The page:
Two seemingly contradicting things can be true simultaneously, which is why some small businesses have legitimate business-related reasons to close during the Atlantic Beach Memorial Day Bikefest and some black residents and visitors are right to fear they are too frequently treated differently because of race.
Lots of people have a hard time accepting that reality, particularly in response to a recent piece I wrote about the event, which is why a little more perspective is in order.
Years ago, during one of the most heated Bikefest debates, The Sun News sent two reporters to a hotel on Ocean Boulevard.
One reporter was black, the other white.
A hotel clerk gave the white reporter a daily rate for a room – only minutes-removed from giving the black reporter a higher price and telling her she’d have to wear an arm band during her stay at the hotel.
It was a crude but effective way to document some of the concerns Bikefest participants had been making for years.
During Bikefest weekends, I’ve received phone calls from white waitresses who said that waitresses provide black customers less than ideal service because they assume things wouldn’t go well, and because blacks are stereotyped as poor tippers. (It didn’t seem to occur to them that their preconceived notions could be fueling self-fulfilling prophecies.) Those waitresses came to that conclusion as black customers, families or young people dismounting high-powered motorcycles, walked towards the restaurant’s entrance – not because of behavior once inside.
I’ve watched during that weekend as usually friendly faces at the gas station become suspicious and hostile to black people who live here year round, or have been coming to the Grand Strand for picnics and family outings since long before Bikefest was founded in 1980. It is as though if you are black and in Myrtle Beach, you must be here for Bikefest – and its worst excesses – just a part of the undifferentiated mob scholars write about.
The dangerous, ugly actions of a relative few cause many to become suspicious of black people in general. But seldom are black people lumped together based on positive things, such as the black families who visit during Memorial Day and spend money and respect the place.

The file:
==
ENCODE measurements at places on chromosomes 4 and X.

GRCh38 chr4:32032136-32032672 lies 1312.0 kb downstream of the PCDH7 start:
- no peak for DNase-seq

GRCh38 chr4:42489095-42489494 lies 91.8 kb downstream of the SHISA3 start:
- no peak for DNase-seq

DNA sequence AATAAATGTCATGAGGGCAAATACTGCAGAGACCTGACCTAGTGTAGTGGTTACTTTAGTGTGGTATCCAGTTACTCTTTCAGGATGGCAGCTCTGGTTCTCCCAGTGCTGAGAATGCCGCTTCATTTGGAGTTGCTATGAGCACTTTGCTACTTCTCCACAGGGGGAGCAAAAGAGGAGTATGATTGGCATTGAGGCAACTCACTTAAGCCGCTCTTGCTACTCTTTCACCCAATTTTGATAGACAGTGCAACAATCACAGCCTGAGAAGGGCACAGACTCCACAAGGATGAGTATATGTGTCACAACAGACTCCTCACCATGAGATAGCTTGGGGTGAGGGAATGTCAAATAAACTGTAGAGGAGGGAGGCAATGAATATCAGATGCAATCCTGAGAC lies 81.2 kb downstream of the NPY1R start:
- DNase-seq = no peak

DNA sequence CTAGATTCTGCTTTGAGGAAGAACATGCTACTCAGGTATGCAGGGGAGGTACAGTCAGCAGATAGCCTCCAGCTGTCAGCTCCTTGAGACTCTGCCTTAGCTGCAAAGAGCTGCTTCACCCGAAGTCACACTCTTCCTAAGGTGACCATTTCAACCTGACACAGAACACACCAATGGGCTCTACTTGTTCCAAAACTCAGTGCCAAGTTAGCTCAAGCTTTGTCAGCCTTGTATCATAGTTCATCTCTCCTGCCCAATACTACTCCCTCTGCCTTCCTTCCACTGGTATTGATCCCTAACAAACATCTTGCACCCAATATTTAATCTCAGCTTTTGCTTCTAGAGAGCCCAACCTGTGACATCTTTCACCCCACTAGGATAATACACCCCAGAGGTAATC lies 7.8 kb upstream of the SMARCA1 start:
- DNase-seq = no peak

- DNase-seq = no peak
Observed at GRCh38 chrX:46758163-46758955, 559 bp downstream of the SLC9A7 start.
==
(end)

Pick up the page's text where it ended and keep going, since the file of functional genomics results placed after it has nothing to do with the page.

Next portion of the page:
Why is that?
About a decade ago, when there was the first concerted effort to make Bikefest events in Myrtle Beach more organized, a group of young white men grabbed the largest Confederate flag I had ever seen, hopped into their pick-up truck and slowly rolled through the area of the former air base where Bikefest events had been planned. It was an obvious, provocative act designed to cause tension, or something worse. Fortunately, Bikefest participants didn’t take the bait.
Email chain letters containing disgusting language and descriptions about “black culture” in relation to Bikefest circulate even among Grand Strand community members who praise God on Sunday morning and spread hate and heat Sunday afternoon.
Let’s stop pretending this doesn’t happen.
On the flipside, I’ve sat with frustrated small restaurant owners who want nothing more than to make a buck that weekend. They don’t want to discriminate. They even put up with things I would not.
Some changed policies for that weekend – implementing a pay-first procedure, for example – not because of race, but because too many people had run out without paying their tab in previous years.
Some simply shut down for reasons I would have, too. The overwhelming traffic and concentration of the crowd in certain areas make it difficult, if not impossible, for employees to get to work on time, or at all. If that was the extent of it, such an inconvenience could be worked around with a modified holiday schedule. But often times, those are establishments Bikefest participants are unlikely to flock to anyway, meaning they won’t patronize them even as their unorganized, overwhelming presence stops customers who would.
And there’s been rude behavior and an assortment of other behaviors we all frown upon.
Tthe National Association for the Advancement of Colored People has, at times, over-reached even as it has real reason to be concerned about unequal treatment.
All of that is true, though too often the discussion becomes one filled with myth and exaggeration, with every outrageous claim on either side taken as fact.
To reclaim the Memorial Day weekend, those most upset with bad behavior have to become just as concerned with preventing discrimination, and those most concerned with assuring equal treatment must be willing to take steps to curtail bad behavior.
More of us must find the humility to change our tone– or that weekend’s tone never will.
Contact Issac Bailey at email@example.com or follow him on Twitter @TSN_IssacBailey.